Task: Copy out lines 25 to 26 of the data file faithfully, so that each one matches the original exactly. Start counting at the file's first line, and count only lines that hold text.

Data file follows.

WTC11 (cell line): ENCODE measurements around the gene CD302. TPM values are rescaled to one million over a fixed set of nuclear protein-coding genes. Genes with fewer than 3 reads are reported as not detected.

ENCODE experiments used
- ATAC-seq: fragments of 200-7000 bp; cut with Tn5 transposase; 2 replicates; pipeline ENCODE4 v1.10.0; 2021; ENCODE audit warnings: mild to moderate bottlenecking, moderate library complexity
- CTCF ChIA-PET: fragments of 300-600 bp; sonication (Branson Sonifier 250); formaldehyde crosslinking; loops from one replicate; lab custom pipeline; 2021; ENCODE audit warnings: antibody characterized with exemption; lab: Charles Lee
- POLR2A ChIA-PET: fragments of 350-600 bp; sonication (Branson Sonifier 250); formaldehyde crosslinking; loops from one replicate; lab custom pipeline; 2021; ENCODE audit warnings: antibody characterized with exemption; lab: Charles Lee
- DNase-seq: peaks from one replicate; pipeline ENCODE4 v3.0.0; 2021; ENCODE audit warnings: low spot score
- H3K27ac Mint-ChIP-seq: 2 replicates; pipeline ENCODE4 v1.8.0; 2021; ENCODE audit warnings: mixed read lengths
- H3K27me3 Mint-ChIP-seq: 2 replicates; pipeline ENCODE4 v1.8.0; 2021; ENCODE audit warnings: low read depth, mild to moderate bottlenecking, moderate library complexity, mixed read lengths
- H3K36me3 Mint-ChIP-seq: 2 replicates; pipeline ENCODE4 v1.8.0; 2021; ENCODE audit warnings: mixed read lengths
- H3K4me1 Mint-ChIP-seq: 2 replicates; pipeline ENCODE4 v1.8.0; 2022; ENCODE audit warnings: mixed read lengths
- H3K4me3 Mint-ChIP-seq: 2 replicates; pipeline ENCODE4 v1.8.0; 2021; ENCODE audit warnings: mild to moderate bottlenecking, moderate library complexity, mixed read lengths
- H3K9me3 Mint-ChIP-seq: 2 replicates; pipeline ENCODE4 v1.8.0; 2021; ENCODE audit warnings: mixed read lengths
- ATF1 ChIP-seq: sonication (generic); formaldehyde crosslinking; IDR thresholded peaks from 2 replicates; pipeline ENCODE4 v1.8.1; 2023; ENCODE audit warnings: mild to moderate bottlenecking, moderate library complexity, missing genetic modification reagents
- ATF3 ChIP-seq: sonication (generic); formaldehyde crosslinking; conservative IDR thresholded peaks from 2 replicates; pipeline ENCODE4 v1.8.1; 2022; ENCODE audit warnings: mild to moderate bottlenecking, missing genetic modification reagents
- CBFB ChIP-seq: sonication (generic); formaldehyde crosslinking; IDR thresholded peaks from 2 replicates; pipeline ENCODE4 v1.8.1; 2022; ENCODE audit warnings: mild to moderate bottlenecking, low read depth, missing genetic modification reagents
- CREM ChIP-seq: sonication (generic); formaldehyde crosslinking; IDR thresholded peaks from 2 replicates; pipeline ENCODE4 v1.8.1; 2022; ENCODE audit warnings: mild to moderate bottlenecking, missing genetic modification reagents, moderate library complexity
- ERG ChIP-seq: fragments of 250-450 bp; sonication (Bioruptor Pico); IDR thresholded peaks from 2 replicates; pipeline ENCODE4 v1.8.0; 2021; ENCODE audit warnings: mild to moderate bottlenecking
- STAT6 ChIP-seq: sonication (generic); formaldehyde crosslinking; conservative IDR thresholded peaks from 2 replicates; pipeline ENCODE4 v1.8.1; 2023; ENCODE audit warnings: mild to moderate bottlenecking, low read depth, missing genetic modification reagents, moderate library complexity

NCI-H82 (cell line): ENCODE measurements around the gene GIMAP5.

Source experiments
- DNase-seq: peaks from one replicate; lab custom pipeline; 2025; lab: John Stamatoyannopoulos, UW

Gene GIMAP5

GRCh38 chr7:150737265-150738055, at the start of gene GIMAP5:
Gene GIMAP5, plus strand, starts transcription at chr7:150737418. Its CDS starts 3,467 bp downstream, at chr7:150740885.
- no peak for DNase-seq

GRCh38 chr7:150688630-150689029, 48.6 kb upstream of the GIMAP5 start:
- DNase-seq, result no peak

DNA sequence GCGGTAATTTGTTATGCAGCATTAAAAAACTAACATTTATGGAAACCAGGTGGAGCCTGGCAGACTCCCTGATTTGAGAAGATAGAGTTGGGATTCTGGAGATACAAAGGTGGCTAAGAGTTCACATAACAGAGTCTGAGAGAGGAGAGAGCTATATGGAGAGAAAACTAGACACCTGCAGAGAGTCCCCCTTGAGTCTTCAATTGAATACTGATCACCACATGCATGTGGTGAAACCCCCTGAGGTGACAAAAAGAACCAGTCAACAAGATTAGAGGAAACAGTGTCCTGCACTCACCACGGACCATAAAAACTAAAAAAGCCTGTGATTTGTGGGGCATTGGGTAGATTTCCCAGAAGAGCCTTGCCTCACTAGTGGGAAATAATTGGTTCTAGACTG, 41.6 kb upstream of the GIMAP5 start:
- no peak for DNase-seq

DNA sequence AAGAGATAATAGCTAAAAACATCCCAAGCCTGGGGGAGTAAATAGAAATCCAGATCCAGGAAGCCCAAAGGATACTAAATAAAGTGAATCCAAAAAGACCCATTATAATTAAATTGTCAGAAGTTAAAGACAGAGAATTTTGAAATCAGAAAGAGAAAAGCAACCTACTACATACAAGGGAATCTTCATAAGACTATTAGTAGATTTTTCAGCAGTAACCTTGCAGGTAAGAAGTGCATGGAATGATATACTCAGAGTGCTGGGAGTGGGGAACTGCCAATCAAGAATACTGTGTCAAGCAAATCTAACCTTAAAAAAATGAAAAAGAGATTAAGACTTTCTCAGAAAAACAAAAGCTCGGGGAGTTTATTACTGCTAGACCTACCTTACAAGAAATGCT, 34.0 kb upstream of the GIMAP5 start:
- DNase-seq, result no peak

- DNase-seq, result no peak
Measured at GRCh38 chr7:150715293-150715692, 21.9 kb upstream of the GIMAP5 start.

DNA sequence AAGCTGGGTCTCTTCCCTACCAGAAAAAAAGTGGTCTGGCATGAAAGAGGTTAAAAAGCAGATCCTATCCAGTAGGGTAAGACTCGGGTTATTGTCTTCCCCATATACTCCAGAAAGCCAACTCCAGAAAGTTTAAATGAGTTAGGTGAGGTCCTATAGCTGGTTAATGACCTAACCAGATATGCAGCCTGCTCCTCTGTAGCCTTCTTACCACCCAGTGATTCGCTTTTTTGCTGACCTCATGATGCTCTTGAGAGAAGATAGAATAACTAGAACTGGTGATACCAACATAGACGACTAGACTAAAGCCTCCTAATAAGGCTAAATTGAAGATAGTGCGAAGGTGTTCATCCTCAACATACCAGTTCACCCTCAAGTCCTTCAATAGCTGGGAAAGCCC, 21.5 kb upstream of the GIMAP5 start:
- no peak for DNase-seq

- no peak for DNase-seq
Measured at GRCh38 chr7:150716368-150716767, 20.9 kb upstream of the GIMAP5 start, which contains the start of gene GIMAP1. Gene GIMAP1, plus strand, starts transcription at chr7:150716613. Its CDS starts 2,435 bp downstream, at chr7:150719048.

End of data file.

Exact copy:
- no peak for DNase-seq

GRCh38 chr7:150688630-150689029, 48.6 kb upstream of the GIMAP5 start: